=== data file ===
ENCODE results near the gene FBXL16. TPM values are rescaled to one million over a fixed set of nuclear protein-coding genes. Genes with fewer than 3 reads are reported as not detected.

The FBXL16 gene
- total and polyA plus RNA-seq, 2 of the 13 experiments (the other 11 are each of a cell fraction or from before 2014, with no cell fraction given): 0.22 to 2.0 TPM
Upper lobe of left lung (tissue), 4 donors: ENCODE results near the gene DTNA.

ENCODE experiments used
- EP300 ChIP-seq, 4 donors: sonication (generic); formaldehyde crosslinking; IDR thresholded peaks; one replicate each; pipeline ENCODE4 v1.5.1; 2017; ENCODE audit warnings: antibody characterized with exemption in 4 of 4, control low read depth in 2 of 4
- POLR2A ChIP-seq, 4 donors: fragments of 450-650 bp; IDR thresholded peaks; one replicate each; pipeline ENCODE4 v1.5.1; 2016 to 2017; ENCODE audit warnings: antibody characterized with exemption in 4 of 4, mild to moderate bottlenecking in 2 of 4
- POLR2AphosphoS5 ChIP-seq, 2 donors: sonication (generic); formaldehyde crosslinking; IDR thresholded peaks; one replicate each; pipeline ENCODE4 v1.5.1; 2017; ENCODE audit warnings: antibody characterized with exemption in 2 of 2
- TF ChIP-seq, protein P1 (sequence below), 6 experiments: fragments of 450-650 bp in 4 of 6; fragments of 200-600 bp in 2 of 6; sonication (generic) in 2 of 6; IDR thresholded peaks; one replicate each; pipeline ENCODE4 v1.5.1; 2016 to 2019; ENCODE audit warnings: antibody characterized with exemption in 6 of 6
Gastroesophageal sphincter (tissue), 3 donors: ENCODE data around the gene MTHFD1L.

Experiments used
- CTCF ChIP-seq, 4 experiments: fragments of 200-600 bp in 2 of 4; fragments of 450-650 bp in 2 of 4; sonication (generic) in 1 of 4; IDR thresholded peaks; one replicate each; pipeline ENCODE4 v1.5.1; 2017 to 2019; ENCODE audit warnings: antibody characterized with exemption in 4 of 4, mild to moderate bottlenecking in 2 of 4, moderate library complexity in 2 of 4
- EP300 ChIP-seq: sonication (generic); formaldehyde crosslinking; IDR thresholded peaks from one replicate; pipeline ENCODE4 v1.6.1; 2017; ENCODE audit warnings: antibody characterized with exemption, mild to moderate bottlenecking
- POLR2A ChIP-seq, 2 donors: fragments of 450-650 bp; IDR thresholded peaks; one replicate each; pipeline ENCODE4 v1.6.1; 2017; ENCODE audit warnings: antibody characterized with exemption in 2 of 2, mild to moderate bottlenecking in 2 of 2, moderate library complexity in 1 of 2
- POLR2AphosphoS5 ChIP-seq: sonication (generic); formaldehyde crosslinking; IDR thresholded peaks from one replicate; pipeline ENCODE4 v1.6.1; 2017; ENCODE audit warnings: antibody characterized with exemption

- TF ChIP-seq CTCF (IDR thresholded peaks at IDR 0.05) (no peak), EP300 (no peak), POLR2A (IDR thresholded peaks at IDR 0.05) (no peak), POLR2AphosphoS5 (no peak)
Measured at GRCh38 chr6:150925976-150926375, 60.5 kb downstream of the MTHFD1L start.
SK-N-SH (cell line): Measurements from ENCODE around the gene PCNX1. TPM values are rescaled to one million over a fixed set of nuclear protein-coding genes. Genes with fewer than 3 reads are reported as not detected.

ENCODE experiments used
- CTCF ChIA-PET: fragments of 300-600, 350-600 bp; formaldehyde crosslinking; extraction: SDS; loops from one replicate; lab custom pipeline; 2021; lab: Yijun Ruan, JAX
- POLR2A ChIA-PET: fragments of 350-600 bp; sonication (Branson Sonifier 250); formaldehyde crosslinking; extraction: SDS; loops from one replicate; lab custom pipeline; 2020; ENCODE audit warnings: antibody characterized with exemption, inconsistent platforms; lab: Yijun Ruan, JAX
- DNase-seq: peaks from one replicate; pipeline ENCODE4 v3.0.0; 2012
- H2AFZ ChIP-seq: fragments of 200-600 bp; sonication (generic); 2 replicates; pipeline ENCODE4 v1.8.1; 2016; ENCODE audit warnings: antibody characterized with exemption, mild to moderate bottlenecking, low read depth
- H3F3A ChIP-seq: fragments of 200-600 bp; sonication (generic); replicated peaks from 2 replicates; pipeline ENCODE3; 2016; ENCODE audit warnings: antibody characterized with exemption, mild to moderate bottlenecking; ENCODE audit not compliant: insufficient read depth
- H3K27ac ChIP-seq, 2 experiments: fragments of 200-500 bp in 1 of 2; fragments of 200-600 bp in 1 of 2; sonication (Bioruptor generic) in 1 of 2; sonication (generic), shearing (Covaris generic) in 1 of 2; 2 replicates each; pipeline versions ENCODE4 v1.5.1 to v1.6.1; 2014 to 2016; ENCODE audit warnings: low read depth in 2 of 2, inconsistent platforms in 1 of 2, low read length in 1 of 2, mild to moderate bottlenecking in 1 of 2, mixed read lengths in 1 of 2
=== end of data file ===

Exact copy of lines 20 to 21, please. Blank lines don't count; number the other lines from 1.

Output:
- CTCF ChIA-PET: fragments of 300-600, 350-600 bp; formaldehyde crosslinking; extraction: SDS; loops from one replicate; lab custom pipeline; 2021; lab: Yijun Ruan, JAX
- POLR2A ChIA-PET: fragments of 350-600 bp; sonication (Branson Sonifier 250); formaldehyde crosslinking; extraction: SDS; loops from one replicate; lab custom pipeline; 2020; ENCODE audit warnings: antibody characterized with exemption, inconsistent platforms; lab: Yijun Ruan, JAX